Nanday Conure

Nanday Conures

Everything You Ever Needed To Know About Nanday Conures


The Nanday Conure Parrot is of the Nandayus genus of Conures and is sometimes called the Black-hooded Parakeet because of the cap of black feathers on the top of their head. They are often mistaken for Black-capped Conures because of the black cap and beaks, however, the Black-capped Conure is much smaller than the Nanday. The Nanday will reach a mature size of eleven to twelve inches and weigh a little over five ounces and will live for about 25 years.

The Nanday Conure has a light blue chest and bluish green flight feathers tipped with a deep navy blue, with bright red thigh feathers.

Nanday Conures acclimate quickly to a new environment and they are very sociable with other species. If you currently have a Sun Conure or a Green-cheek Conures, your Nanday Conure will get along fine with them. In the wild, they often live alongside Monk Parakeets in their native countries of Paraguay, Bolivia, Argentina, Mato Grosso and Chaco Formosa. There are also newly introduced wild colonies of Nanday Conures in the eastern and southern portions of the United States.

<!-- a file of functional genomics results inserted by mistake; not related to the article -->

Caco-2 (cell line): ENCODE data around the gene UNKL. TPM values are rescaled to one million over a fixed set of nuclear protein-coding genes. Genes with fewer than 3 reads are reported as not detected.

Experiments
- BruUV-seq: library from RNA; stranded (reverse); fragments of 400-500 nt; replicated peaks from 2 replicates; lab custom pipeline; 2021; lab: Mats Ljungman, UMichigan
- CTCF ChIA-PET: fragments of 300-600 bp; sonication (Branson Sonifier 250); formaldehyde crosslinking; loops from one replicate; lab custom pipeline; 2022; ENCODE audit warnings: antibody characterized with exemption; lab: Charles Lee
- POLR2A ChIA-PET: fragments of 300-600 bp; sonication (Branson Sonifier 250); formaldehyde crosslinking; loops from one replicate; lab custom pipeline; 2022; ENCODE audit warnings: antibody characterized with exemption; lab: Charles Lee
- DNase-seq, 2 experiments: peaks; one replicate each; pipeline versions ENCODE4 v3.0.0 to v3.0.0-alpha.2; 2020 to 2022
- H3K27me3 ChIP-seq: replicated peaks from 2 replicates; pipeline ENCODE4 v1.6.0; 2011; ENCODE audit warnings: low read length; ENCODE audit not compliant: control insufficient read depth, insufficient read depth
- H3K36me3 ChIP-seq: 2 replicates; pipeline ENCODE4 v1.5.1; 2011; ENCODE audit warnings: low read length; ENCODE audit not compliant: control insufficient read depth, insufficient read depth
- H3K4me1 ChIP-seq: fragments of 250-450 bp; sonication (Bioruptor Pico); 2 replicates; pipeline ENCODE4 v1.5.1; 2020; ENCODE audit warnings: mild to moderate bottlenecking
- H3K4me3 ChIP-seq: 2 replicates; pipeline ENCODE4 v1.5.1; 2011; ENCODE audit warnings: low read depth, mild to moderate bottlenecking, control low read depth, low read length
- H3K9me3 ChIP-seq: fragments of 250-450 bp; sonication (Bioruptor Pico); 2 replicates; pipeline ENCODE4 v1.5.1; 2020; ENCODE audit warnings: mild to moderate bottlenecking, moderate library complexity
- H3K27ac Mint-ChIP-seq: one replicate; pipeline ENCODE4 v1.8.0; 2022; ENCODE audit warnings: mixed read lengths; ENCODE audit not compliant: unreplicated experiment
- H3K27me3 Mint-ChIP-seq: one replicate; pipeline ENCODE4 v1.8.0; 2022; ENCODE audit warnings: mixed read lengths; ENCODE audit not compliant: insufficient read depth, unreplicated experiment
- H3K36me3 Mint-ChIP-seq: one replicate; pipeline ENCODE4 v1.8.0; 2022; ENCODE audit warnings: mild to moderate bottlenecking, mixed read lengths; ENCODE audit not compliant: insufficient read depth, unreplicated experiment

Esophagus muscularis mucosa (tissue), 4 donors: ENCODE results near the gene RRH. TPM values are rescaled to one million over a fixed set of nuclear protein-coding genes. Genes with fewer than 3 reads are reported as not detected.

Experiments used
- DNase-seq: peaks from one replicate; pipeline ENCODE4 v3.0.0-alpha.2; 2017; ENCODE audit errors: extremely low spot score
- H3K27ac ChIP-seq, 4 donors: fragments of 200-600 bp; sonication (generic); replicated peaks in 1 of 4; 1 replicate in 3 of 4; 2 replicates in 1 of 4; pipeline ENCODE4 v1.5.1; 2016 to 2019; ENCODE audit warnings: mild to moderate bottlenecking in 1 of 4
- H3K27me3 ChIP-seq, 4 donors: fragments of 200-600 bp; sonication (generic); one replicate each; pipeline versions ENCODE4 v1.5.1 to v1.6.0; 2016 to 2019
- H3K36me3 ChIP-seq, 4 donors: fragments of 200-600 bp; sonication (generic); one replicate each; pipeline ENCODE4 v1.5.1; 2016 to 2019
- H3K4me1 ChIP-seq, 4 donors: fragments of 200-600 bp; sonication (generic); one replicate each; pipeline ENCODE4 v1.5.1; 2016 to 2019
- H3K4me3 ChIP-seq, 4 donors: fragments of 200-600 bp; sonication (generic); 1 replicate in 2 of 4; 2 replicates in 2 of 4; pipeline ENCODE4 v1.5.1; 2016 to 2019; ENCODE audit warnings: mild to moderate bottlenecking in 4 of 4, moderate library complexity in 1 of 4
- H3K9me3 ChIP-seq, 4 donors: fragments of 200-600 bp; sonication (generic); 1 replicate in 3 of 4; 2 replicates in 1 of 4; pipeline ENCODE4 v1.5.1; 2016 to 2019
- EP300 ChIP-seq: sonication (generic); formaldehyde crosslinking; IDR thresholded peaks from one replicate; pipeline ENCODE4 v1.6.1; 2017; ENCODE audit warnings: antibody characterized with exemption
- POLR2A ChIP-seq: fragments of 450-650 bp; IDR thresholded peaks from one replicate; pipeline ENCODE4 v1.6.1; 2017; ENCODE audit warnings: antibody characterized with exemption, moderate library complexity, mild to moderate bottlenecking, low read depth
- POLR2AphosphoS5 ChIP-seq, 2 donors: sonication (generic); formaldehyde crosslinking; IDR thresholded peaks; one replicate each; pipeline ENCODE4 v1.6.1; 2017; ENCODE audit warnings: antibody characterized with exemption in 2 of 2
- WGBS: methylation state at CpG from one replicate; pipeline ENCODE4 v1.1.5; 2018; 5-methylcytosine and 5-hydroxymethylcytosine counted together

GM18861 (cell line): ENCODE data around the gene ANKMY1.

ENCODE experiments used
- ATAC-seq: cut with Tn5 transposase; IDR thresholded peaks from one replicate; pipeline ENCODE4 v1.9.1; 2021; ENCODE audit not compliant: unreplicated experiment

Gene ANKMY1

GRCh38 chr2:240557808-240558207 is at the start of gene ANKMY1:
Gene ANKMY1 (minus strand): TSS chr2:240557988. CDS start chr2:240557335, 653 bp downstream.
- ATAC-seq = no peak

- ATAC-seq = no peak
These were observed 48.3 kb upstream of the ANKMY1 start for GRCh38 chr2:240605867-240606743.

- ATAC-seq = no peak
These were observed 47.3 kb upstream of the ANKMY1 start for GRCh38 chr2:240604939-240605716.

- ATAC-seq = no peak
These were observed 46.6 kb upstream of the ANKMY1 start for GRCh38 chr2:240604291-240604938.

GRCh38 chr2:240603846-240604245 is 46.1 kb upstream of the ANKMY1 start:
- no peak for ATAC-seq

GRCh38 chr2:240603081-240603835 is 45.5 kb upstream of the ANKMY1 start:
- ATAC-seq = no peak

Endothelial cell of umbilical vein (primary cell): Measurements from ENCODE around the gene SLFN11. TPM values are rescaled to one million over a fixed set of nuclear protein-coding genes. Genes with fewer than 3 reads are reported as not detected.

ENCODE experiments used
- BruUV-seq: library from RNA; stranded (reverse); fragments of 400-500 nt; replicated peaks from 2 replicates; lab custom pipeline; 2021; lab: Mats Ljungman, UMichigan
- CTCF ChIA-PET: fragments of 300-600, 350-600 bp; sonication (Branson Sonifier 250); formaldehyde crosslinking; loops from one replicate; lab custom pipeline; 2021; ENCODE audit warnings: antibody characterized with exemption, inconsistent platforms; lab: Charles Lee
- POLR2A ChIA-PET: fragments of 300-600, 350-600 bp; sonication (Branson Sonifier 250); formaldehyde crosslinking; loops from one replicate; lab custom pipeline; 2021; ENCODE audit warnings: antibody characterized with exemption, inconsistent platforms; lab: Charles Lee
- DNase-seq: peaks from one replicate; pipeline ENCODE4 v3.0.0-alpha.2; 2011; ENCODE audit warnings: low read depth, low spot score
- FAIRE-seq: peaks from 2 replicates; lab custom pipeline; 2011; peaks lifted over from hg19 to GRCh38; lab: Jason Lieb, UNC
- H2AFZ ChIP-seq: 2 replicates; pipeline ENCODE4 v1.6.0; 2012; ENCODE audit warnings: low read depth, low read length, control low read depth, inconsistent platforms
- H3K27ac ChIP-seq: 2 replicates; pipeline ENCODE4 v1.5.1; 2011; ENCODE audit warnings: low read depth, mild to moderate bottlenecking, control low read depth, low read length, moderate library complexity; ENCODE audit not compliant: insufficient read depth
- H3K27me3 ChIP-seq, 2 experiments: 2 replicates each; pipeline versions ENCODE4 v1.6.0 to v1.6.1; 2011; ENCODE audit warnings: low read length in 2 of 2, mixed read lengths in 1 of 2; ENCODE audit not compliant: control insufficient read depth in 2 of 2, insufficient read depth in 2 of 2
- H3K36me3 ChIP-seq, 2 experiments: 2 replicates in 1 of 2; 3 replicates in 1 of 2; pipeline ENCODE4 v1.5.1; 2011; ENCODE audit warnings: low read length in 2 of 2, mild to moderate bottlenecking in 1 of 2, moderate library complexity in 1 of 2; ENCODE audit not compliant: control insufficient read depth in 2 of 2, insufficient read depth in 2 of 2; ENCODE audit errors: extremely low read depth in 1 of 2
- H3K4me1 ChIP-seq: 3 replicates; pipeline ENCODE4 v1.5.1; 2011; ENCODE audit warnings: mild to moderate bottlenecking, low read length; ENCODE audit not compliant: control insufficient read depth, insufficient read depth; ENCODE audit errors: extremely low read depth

Nandays, like other Conures, have a very loud scream and, for this reason, have not been popular with many breeders. The breeding birds are the most vocal, however, and pet birds do not exhibit especially unruly screeching. Nanday Conures are the most popular Conure as pets except for the Sun Conure and Jenday Conure.

The Nanday Conure, like all Conures, must be DNA or surgically sexed, as they are not sexually dimorphic. They become sexually mature at about three years old. They are cross-fertile with the Sun Conure and the Jenday Conure. The female, or hen, will lay two to six eggs and the incubation period is 24 to 26 days. The male, or cock, does not help with nesting duties but will usually sit very close in attendance to the nest. Conures prefer flight cages.

While most Conures are exceptionally healthy as long as they are fed a healthy diet and given plenty of exercise and attention, they can develop some common respiratory and other ailments. A bird that shows signs of weight loss, listlessness, cloudy eyes, discharge from the mouth or nose, watery droppings, larger than normal water intake, poor appetite, repeated opening and closing of the mouth, growths around the beak and ruffled plumage should be taken to an avian veterinarian immediately.

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